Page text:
Nathan Deal is the governor of Georgia.
Medicaid expansion best option for coverage gap
By Tim Sweeney
A quick scan of recent headlines could leave you with the impression two state laws approved this year all but end any conversation about Medicaid expansion in Georgia. Fortunately that isn’t the case, for the sake of more than 500,000 uninsured Georgians, the state’s health care providers and its economy.
No question, the new law to require approval of Medicaid expansion by state lawmakers to prevent the governor from acting on his own adds another step in the path to adoption. And a related law is designed to make it more difficult for government employees to say positive things about the federal health care law.
But clinging to the status quo in Georgia is not a realistic or humane option. Georgia, after all, is the state with the country’s fifth-largest number of uninsured people. Many of them wind up in emergency rooms after postponing treatment because they can’t afford it. Hospitals are obligated to treat a sick person who can’t pay, which causes financial struggles for many of Georgia’s care providers.
These problems did not go away April 29, when the governor signed off on the two new laws.
State lawmakers said they should be included in any discussion about expanded Medicaid eligibility, so let’s hope they start a serious conversation about ways to improve access to health coverage for Georgians who go without it. To date, state leaders haven’t presented an alternative to Medicaid expansion that systematically increases access to health care for low-income, uninsured Georgians.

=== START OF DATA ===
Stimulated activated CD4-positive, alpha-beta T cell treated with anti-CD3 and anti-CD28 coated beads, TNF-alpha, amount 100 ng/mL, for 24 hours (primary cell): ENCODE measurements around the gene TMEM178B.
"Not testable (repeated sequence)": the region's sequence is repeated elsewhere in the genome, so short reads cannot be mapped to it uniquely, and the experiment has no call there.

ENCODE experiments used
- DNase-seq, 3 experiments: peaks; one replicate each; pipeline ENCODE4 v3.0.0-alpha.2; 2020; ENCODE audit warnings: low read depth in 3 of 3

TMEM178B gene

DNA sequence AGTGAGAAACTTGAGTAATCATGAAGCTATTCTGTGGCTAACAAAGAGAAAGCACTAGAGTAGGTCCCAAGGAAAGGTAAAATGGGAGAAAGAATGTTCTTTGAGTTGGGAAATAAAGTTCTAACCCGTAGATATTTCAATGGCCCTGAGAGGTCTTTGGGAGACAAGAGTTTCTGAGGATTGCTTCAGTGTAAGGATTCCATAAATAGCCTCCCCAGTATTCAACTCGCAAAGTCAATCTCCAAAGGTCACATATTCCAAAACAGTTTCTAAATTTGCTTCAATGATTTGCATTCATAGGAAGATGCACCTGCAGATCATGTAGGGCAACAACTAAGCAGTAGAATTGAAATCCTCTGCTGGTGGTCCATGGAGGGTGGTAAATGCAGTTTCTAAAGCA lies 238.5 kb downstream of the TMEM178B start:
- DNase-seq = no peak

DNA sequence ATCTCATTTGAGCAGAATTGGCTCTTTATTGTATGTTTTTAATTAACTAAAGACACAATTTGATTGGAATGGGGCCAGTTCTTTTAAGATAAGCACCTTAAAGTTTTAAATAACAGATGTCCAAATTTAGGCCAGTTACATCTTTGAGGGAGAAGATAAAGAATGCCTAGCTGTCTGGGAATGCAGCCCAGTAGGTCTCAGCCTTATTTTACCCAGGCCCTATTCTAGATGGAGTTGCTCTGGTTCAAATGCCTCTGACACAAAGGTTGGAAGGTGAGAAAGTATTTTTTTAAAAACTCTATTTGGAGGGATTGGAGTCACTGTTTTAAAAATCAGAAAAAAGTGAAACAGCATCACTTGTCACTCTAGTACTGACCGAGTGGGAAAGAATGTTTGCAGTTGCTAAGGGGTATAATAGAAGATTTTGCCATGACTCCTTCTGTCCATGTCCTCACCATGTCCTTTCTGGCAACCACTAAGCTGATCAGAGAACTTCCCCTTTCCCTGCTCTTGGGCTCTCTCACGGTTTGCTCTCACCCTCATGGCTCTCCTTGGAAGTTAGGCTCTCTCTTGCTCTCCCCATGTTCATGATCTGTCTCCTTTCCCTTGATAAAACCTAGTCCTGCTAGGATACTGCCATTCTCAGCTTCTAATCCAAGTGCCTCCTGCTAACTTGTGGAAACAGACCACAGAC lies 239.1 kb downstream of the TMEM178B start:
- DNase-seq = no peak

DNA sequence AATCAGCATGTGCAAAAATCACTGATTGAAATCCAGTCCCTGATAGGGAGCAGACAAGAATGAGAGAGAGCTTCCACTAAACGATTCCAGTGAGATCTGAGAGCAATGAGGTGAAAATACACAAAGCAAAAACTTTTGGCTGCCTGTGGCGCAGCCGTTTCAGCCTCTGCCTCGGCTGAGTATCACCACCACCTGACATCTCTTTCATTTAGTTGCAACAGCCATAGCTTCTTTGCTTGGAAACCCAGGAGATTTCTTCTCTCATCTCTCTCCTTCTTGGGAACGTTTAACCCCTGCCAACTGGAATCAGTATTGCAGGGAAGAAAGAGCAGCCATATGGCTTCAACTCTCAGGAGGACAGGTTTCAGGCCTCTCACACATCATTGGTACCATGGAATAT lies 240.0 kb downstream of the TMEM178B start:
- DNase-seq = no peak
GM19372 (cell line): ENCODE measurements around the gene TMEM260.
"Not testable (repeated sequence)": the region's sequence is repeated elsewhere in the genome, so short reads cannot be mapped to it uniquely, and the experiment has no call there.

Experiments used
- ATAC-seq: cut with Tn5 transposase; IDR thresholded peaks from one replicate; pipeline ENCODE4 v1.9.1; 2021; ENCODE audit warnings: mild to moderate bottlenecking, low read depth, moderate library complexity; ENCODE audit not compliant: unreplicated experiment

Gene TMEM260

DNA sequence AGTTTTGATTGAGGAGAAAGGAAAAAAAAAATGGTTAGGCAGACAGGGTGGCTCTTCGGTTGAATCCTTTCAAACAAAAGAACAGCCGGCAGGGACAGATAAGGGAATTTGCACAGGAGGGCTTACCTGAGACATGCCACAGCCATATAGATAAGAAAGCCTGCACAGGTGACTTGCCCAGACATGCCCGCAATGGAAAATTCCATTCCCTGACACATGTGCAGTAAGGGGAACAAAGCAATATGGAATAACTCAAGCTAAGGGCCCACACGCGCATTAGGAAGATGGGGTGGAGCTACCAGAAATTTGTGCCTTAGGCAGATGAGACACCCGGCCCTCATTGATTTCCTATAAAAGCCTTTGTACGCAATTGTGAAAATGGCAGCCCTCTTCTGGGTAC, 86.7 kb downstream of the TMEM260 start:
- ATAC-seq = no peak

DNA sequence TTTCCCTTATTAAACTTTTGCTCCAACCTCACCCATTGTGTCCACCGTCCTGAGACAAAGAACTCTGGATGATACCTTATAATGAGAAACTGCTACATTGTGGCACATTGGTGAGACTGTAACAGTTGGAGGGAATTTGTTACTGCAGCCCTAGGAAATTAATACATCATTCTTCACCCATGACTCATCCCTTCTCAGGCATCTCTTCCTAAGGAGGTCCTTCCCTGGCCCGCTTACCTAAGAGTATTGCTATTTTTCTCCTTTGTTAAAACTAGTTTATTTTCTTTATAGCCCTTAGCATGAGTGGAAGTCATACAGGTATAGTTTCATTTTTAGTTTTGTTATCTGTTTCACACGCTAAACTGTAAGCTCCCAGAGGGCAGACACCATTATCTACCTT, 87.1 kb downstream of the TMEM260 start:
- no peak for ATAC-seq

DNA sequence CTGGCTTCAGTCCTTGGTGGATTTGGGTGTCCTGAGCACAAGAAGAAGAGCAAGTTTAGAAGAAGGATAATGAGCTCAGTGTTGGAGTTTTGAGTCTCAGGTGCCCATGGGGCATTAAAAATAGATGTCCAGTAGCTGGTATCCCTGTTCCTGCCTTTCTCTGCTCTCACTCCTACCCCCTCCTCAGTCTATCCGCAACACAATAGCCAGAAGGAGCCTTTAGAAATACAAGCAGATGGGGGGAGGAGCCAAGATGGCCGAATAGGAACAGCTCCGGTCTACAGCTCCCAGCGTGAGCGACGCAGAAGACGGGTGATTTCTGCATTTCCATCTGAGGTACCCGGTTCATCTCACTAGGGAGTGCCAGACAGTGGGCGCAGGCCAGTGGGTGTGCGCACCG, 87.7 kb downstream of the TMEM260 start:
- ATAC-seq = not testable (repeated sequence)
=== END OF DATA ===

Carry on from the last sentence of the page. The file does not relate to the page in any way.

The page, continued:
Any new competing plan should be evaluated against the great health improvements people in other states are getting through expanded coverage.
Massachusetts provides a great example, with its eight-year track record of health reforms that served as the universal coverage model echoed by the national health care law. Coverage expansion in Massachusetts reduced “mortality amenable to health care,” or deaths that could be prevented by medical care, by 4.5 percent, according to a study just published in Annals of Internal Medicine.
The study’s authors found mortality improvements are greatest in areas with higher uninsured rates and lower incomes prior to the coverage expansion. Georgia’s policymakers should find this compelling, as it suggests people in Georgia’s communities with the greatest needs stand to gain the most from expanded coverage.
Georgia lawmakers often limit the Medicaid expansion conversation to affordability within the state budget. No question, it is their responsibility to make sure the state can afford it. I’ve done the math. The feds will pay at least 90 percent of the cost of expanded eligibility. That’s a great financial deal for Georgia.
The Massachusetts example shows expanding health coverage can make a real difference in people’s lives.
More than 500,000 low-income Georgians in communities from Blue Ridge to Valdosta now go without health care coverage. Medicaid expansion promises them better access to health care for prevention and after they get sick. It could even help them live longer.
That should also be part of the conversation when lawmakers tackle the future of Georgia’s health care policy.
Tim Sweeney is director of health policy for the Georgia Budget and Policy Institute.